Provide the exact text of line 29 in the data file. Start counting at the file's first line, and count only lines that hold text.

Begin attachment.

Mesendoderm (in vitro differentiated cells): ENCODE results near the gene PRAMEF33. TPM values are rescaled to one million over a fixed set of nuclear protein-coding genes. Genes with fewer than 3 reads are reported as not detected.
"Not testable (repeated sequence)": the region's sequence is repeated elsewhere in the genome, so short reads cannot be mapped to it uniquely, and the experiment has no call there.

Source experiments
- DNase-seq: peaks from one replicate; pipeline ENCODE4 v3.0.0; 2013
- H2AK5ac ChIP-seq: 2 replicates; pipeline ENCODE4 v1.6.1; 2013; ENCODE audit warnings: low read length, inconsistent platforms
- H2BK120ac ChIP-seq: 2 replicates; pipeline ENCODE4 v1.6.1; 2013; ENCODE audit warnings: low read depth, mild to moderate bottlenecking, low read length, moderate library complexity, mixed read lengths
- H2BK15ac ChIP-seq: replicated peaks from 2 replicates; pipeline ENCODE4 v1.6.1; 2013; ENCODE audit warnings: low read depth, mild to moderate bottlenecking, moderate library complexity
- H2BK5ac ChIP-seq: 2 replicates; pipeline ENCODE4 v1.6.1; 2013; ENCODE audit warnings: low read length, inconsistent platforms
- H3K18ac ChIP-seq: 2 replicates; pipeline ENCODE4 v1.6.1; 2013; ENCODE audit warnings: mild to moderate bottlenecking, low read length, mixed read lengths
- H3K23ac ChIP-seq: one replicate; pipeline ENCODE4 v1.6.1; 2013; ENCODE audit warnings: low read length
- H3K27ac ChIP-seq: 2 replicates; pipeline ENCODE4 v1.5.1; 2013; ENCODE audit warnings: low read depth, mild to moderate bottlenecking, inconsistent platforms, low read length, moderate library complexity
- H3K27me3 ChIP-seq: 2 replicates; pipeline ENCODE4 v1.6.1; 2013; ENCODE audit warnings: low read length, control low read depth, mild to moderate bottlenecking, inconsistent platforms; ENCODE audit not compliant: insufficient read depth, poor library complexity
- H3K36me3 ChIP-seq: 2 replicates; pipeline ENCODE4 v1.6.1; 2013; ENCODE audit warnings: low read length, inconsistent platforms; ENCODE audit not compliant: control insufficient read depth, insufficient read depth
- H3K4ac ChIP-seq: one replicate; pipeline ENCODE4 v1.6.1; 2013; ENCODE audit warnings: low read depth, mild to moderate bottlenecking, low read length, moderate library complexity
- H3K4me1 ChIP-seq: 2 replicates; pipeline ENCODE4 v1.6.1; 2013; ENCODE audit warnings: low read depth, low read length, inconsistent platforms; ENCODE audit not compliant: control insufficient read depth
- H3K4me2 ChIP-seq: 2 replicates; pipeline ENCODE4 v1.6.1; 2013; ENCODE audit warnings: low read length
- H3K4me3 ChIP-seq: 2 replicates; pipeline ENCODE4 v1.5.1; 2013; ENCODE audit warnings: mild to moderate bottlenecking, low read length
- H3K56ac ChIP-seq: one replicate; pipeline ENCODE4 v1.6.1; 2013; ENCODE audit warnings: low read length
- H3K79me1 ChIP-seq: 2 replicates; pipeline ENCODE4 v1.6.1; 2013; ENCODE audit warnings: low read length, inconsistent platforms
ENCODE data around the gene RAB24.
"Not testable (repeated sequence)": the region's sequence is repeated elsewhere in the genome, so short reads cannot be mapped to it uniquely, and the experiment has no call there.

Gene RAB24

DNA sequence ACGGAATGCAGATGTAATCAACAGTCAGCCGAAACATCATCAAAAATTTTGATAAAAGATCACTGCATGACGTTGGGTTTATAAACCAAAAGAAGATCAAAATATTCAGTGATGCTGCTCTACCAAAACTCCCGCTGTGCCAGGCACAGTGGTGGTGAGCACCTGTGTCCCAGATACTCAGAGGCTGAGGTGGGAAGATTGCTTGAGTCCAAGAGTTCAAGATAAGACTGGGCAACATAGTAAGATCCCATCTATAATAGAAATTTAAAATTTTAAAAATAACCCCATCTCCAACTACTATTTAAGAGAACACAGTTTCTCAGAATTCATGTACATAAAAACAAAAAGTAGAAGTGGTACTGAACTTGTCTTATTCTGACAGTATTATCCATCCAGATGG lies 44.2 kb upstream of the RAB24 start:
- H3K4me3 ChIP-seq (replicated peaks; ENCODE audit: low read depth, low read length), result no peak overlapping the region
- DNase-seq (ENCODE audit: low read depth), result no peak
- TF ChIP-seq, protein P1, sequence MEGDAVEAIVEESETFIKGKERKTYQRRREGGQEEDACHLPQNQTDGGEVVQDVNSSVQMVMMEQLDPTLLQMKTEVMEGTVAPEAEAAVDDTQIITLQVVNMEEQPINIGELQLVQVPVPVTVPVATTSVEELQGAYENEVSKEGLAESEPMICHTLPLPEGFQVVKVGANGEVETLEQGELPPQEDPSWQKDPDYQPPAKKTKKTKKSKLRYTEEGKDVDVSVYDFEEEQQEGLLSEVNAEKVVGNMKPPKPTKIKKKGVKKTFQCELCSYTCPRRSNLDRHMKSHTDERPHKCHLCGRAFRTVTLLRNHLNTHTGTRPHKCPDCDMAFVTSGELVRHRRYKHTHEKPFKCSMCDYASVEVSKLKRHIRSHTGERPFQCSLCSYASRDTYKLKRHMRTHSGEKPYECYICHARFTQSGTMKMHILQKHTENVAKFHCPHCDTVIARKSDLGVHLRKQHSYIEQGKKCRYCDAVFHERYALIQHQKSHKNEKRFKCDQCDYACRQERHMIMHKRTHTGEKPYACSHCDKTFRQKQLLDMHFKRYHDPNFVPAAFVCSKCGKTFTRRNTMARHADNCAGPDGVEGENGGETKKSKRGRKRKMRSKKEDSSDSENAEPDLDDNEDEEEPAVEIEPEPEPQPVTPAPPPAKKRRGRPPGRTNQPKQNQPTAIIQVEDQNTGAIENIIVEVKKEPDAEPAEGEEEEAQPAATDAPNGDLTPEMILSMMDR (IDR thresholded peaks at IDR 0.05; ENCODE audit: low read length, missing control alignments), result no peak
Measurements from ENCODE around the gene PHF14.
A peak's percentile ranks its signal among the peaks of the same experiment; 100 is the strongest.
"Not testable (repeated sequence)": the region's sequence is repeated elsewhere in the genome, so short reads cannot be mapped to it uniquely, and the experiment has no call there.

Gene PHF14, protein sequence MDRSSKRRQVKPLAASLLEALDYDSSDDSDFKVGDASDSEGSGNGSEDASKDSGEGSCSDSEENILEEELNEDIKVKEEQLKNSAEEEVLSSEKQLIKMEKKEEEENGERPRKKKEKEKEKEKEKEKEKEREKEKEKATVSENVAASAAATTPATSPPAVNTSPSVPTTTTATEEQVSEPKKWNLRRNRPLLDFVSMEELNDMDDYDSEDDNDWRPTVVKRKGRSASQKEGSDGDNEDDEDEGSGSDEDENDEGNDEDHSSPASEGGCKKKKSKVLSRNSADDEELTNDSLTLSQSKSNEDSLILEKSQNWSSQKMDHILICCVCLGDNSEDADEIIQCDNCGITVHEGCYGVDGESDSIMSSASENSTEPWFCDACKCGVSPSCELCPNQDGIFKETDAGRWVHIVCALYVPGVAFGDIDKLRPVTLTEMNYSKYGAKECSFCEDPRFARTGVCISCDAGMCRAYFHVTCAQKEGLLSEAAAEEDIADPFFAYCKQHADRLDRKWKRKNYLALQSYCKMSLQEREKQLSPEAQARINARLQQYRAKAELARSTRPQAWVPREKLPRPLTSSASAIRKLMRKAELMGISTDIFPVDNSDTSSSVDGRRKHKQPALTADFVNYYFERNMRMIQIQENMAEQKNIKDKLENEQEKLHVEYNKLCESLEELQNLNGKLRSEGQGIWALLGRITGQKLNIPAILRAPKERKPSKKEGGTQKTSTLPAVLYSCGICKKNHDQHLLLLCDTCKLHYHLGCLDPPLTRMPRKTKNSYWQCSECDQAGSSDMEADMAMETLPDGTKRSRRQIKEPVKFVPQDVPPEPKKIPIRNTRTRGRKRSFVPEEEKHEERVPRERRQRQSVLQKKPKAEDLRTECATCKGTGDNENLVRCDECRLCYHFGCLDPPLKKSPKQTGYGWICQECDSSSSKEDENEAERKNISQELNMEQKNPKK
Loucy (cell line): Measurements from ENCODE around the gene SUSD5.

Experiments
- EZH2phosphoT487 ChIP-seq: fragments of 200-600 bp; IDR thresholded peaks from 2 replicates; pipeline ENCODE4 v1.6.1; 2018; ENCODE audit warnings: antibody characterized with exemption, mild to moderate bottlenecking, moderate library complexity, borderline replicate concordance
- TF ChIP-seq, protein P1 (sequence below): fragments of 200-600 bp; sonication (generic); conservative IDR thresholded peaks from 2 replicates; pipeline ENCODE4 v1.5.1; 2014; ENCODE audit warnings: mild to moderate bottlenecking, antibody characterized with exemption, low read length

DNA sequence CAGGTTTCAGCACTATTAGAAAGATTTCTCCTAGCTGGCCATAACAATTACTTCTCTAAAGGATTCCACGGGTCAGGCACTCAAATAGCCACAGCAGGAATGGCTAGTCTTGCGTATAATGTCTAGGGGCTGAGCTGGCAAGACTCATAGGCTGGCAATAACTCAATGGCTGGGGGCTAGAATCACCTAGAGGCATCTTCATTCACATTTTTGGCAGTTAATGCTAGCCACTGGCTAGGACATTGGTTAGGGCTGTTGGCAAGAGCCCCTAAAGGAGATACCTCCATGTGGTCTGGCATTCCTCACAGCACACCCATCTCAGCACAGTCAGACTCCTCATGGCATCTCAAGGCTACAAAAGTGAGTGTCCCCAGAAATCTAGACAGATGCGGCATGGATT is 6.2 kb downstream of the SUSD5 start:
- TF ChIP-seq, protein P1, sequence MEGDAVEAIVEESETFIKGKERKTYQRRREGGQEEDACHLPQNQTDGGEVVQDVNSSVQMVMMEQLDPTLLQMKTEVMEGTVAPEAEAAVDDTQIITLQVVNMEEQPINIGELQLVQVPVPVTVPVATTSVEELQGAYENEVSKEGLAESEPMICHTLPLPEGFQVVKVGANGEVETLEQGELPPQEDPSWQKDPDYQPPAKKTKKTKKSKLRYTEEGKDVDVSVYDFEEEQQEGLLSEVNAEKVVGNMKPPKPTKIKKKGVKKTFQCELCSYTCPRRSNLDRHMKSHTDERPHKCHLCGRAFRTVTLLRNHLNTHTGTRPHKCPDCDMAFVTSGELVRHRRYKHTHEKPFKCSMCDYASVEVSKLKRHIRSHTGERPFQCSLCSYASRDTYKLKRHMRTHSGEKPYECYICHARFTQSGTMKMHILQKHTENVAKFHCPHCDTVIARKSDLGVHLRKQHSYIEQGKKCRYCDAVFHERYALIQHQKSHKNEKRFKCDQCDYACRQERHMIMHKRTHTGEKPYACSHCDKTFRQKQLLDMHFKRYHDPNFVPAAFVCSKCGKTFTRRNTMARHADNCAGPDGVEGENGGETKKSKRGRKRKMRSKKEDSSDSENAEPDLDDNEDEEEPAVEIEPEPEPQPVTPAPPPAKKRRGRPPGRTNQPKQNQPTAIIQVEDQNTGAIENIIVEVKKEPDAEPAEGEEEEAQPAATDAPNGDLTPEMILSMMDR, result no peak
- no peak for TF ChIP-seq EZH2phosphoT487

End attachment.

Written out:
"Not testable (repeated sequence)": the region's sequence is repeated elsewhere in the genome, so short reads cannot be mapped to it uniquely, and the experiment has no call there.